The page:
One in nine American children has an unemployed parent as a result of the current recession, known by many as the “Great Recession.” These 8.1 million children are more likely to experience homelessness, suffer from child abuse, fail to complete high school or college, and live in poverty as adults than other children.
The economy is technically emerging from the recession and is likely to recover in the coming years. However, the same may not be the case for our children without a concerted effort to address their needs and provide them with every opportunity to work hard and attain the American Dream. The following brief analyzes the number of children and youth who are impacted by the recession, examines the consequences, and recommends policy solutions.
ESTIMATE REVISION: The estimate of children living with an unemployed parent has been revised downward since the brief was first issued in January 2010. Further examination of the data reveals that the old estimate of 10.5 million children included 8.1 million children truly living with unemployed parents and over 2.3 million children living with other unemployed family members in December 2009. See methodological note in full report.
THE NUMBERS: CHILDREN AND YOUTH IMPACTED BY UNEMPLOYMENT
An estimated 8.1 million children under the age of 18 live in families with an unemployed parent. Another 3.3 million young people between the ages of 16 and 24 are themselves unemployed. These figures are based on monthly unemployment statistics and annual data on family status of unemployed men and women (see methodological note for a complete explanation).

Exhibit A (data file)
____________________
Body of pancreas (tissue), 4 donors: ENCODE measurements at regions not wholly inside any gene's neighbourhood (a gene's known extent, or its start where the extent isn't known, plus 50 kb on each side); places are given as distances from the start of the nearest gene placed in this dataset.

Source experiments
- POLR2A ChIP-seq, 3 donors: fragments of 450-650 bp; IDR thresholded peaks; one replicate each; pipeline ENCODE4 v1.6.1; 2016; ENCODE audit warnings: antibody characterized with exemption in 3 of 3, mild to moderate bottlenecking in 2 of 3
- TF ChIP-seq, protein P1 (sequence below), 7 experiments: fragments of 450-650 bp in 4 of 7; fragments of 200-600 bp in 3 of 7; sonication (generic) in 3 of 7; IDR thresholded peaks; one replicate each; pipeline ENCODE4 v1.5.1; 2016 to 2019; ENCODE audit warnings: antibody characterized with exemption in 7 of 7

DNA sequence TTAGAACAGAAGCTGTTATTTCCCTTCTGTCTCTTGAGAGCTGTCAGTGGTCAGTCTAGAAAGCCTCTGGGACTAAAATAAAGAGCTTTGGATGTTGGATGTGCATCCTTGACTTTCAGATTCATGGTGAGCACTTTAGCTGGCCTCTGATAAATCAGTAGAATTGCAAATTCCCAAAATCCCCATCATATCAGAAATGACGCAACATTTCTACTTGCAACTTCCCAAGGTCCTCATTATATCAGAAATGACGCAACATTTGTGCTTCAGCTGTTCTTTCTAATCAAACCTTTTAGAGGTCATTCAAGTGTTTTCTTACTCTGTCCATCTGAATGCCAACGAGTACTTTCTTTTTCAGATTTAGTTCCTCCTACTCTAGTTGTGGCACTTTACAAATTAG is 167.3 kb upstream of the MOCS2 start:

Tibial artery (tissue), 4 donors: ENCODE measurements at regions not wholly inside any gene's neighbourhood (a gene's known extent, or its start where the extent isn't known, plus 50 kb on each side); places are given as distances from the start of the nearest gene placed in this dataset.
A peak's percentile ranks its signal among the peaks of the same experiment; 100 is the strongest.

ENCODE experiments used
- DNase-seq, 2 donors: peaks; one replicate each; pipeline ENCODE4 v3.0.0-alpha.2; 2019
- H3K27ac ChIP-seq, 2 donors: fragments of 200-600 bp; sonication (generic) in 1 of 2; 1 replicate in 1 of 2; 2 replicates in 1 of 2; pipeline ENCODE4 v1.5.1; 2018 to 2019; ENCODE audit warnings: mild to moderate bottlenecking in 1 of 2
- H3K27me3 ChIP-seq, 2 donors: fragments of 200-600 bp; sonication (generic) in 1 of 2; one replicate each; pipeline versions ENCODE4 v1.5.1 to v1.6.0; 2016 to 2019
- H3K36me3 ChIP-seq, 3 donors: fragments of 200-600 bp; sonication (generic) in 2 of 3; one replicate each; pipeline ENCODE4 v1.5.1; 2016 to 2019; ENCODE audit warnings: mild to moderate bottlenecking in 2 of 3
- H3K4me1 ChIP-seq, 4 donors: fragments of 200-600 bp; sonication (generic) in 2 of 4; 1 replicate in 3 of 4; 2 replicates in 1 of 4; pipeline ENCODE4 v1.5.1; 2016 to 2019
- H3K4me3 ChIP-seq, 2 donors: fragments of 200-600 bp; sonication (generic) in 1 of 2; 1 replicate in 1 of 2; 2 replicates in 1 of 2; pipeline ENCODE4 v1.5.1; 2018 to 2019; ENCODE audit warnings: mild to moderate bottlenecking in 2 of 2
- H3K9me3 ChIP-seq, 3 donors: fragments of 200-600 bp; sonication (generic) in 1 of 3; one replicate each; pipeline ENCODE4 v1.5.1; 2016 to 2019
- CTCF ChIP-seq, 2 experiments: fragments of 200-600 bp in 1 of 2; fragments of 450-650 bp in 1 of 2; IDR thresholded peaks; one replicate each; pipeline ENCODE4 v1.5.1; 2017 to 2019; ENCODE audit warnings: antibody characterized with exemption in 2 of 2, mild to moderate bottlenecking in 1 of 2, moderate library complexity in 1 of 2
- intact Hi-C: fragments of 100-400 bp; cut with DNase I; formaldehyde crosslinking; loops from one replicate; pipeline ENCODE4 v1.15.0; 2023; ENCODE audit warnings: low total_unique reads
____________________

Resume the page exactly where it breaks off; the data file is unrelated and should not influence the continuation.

Greatly Increasing the Number of Children with an Unemployed Parent
The Great Recession has increased the number of children with an unemployed parent by 67 percent. In December 2007, the month in which the nation technically entered into recession, the unemployment rate was 4.9 percent and an estimated 4.8 million children had an unemployed parent. The unemployment rate has now escalated to 10.0 percent, leaving 8.1 million children with a parent looking for work. Nearly one-third (31 percent) of the unemployed are parents.
Rising Youth Unemployment
The recession’s impact on youth also has been stark. In December of 2007, 2.6 million youth between the ages of 16 and 24 were unemployed (that is, they were actively looking for a job, and could not find one). The latest figures show that 3.3 million youth are unemployed, an increase of 750,000, or 29 percent.
Because young people are most likely to seek employment during the summer months, it is helpful to look at summer job figures to get a complete picture of youth employment. This past summer saw the highest youth unemployment rate on record (18.5 percent) and 4.4 million unemployed youth aged 16 to 24, an increase of nearly 1 million from the summer of 2008.
A comparison of youth unemployment across races is also compelling. The unemployment rate of black youth aged 16 to 19 is twice that of white youth (48.4 percent and 23.6 percent, respectively).
Children are Disproportionately Impacted by Unemployment
One in nine children, or 11 percent, has an unemployed parent. This percentage is higher than the percentage of working-aged adults who are unemployed (7.4 percent of adults 18 to 64 were unemployed in December 2009). The disproportionate impact of unemployment on children goes beyond the simple numerical comparison, however, because of the negative effects of unemployment on children’s well-being. This includes adverse impacts in the areas of poverty, homelessness, education and child safety.